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A bit of background:
The U.S. housing bubble was mainly a Floridan, Arizonan, and Californian phenomenon. The U.S. state most heavily affected by the housing bubble was Florida, though most of the home equity losses took place in California due to its population. In the early 2000s, Las Vegas benefited from a “wealth effect” caused by rising home prices in California and was deeply hurt by both the fall in home prices and the Great Recession, much more so than the rest of the country. In the mid-2000s, Detroit was deeply hurt by manufacturing job losses caused by outside competition during the World Boom, had its real housing prices peak in 2003, and was hit by the Great Recession about as hard as the rest of the United States, being hit harder after 9/15 than before. Louisiana, Texas, and Alabama were not hit as hard by housing price falls as the rest of the U.S. Canada had a housing boom, but no housing bust to speak of.

The U.S. Great Recession can be divided into two periods, readily separated by the ever-memorable date of 9/15/08, roughly midway through the recession chronologically. Before this date, when, as you remember, Lehman Brothers failed, there was no consensus in the mainstream media that the U.S. was in recession. On that date, the consensus finally appeared. I was there, so I remember this. Indeed, the first nine months of the recession of 2008 didn’t suggest a recession much more severe than the recessions of 1990, 2001, or 1970, which were fairly mild, raising unemployment by roughly two and a half percentage points, never more than three. Instead, the Great Recession ended up raising unemployment by 5.6 percentage points, worse than any other U.S. recession since the Great Depression (so far). This was, as Scott Sumner says, due to falling NGDP. Indeed, nominal dollar auto sales were fairly stable during the Great Recession’s inflationary first half, while they collapsed during its deflationary second half. Falling NGDP was why the dollar price of gasoline rapidly fell, but did not boost real auto sales, or any kind of other indicator of economic confidence. Previously, the second-worst U.S. recession since the Great Depression had been the recession of 1973, which was an inflationary one not due to any notable demand shock. The second half of the Great Recession was not a pure demand shock, as August 1937-June 1938 in the U.S. was, but it was much more due to aggregate demand than any other U.S. recession since the 1940s. The fall in NGDP was due to the Fed not doing enough Quantitative Easing, and, more importantly, not targeting the forecast (i.e., imagining they’re powerless). Obviously, had the Federal Reserve not gone ahead with unprecedented Quantitative Easing, the recession would have been much worse. The roots of the sudden NGDP crash lay in a banking system-wide credit crunch resulting from sudden loan losses resulting in tightening credit standards, as well as an increase in demand for money due to recessionary expectations (which the Federal Reserve did not do anywhere near enough to alleviate).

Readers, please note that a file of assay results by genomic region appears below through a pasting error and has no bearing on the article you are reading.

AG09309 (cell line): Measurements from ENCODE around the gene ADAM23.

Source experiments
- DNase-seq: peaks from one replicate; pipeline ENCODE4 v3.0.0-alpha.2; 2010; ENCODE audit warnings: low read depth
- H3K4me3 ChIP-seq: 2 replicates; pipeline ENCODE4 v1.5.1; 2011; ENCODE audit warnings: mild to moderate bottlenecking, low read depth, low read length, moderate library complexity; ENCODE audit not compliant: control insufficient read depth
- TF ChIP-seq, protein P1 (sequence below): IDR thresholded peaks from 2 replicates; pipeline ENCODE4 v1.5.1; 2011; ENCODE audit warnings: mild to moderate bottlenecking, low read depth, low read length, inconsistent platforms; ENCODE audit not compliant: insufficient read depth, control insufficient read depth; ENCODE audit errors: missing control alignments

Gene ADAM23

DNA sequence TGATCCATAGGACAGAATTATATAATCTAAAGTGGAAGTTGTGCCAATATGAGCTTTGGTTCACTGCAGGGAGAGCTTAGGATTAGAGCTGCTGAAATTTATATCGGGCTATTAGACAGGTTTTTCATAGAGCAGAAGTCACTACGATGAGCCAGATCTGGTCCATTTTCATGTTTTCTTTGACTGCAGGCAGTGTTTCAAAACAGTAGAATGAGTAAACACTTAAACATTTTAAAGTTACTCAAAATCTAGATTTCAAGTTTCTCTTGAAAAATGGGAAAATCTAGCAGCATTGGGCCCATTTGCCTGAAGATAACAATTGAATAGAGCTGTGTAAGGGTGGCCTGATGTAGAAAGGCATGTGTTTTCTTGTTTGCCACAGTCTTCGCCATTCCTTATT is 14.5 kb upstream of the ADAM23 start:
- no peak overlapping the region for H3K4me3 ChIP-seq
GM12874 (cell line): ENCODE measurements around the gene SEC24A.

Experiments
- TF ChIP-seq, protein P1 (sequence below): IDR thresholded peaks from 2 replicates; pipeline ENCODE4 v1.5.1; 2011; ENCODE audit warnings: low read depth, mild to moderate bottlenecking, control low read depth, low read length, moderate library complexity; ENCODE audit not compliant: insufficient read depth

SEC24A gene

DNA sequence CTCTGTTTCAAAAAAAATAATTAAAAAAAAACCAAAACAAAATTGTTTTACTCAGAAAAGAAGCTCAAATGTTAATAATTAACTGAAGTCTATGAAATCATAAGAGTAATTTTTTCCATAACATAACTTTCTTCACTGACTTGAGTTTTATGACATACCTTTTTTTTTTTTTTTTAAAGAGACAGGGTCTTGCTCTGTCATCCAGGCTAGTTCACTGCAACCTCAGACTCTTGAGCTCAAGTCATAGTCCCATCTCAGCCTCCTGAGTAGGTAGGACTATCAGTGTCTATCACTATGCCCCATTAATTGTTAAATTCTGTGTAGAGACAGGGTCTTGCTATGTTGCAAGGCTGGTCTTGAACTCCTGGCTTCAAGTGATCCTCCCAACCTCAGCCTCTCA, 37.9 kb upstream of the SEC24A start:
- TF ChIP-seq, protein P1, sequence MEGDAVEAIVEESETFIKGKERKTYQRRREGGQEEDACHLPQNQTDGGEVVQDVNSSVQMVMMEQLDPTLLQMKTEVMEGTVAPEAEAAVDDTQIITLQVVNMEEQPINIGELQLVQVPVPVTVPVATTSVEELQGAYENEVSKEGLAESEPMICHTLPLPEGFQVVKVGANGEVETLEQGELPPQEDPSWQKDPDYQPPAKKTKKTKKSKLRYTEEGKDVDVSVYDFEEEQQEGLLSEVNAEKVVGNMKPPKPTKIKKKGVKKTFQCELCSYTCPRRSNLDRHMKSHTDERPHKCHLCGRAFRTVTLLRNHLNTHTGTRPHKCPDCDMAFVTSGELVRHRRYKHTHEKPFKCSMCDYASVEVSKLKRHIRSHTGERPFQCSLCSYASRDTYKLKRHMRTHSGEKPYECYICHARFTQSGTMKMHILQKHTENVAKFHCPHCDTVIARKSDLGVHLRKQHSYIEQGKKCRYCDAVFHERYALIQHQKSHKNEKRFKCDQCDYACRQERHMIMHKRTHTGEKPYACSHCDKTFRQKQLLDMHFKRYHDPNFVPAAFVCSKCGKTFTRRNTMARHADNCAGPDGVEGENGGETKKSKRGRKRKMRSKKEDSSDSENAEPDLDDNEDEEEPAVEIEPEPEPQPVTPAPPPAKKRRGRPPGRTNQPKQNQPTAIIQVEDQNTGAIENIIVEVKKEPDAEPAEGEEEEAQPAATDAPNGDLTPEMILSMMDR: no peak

The thing to understand is that before 9/15, unemployment was rising faster in the areas hit by the housing crash than it was outside the areas hit by the housing crash. After 9/15, unemployment rose fast in all areas of the country (though for some reason Alabama was hit harder than the rest of the country in both phases of the recession):

The Civilian Unemployment Rate is the U.S. Unemployment rate.

As you can see, Canada, due to having a separate banking system and monetary policy and not having a significant housing price fall, was not hammered by the recession much at all, but also had a much slower recovery. Las Vegas was hammered by both the housing price fall and the broader recession, as tourism to the city dried up. Florida and California were affected by the recession no more than the rest of the country after 9/15, but were significantly more affected by the housing price fall in 2007 than the rest of the U.S. Texas was less affected by the housing price fall than the rest of the country, due to it having almost no housing bubble, but was also less affected by 9/15. Why Alabama was so disproportionately affected by both parts of the recession remains something of a mystery. It had a late housing bubble, but did not have significantly higher housing equity losses than the rest of the country in proportion to its population.